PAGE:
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lives, Julia Manning? When there are specialist centres, yes, absolutely.

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We want to go to a specialist centre. Lives have been saved?

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Absolutely! If I had a rare tumour in my eye, I would only go to the

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Royal Liverpool Hospital, where they specialise. There is no expertise in

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the world better than that, I will take a train to go to that. But the

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bigger picture is we have a ?30 billion funding gap in the next

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eight years, and that is just book-keeping services as they are.

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Where do we get that from? -- just for keeping. We want to take it from

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education or raise taxes? You are looking, on the average salary, an

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extra ?100 per month. And it is going to get worse as the population

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gets older, and part of the problem with these monster mortgages that

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the hospitals have as a result of the Private Finance initiative, they

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are just frightening! Sorry, they were set in sunnier times, back at a

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rate of interest they would never be paying back now. Julie is right

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about specialist centres, but we need both, your specialist centres

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and smaller hospitals. I am a cancer specialist and a specialist

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hospital, but I do peripheral clinics in local hospitals to

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deliver a service to the wider community. You cannot afford to have

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the equipment in every hospital, it is extremely costly and you need a

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lot of expertise. Actually, we need more funding of the health service,

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people are saying, where are you going to get it from? We wasting

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billions on a health care market, we have this split with GPs buying

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supplies from hospitals, and that's just drives up costs. It is wasting

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?10 billion a year. We have got huge tax avoidance problems, ?70 billion

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a year in tax avoidance, so we need HMRC to focus on the big people,

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thousands of people... And we need to... Professor Stevenson, get your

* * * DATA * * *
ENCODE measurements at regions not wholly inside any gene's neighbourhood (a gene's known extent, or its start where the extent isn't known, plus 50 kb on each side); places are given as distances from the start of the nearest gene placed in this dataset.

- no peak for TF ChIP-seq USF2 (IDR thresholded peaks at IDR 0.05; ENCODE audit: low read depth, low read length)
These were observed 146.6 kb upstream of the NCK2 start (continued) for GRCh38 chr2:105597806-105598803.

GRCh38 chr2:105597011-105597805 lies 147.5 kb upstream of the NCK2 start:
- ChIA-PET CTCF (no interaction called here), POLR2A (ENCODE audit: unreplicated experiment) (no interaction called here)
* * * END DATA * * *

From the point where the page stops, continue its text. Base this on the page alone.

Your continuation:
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hands ready, I will be coming around the audience, I know this is an

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important issue locally. Professor Stevenson, clamping down on tax

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avoidance, is that ever going to be enough to pay for what we need in

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the future? It is not about pain. I started by giving people the best

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quality care we can. -- paying. We like behind Sweden and Norway, where

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people realise that the best quality care is not delivered by having 220

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hospitals. They have far higher tax rates. There are other differences.

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I worked in a centre for 22 years, and I never had a patient or

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bulletin saying, I don't want to go by aeroplane to Glasgow or

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Newcastle. -- patient or relative. Every time they said, I want to go

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where I can get the best treatment possible. Good morning. A quick

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point so we can get through them all. We have to see this in the

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economy as a whole. The public-private partnership, we have

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to see there is an argument that there is no money here, a funding

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gap. There is money in the economy here. Take the example of the big

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banks which are taking bailouts from the Government. Just last year, RBS

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had billions in their profits, paying out 9 billion in bonuses of

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executives. That is what is going on in this economy. Why can't this

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money be thrown into health services and hospitals? The Professor here.

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If you were really ill and had cancer, we have a great new district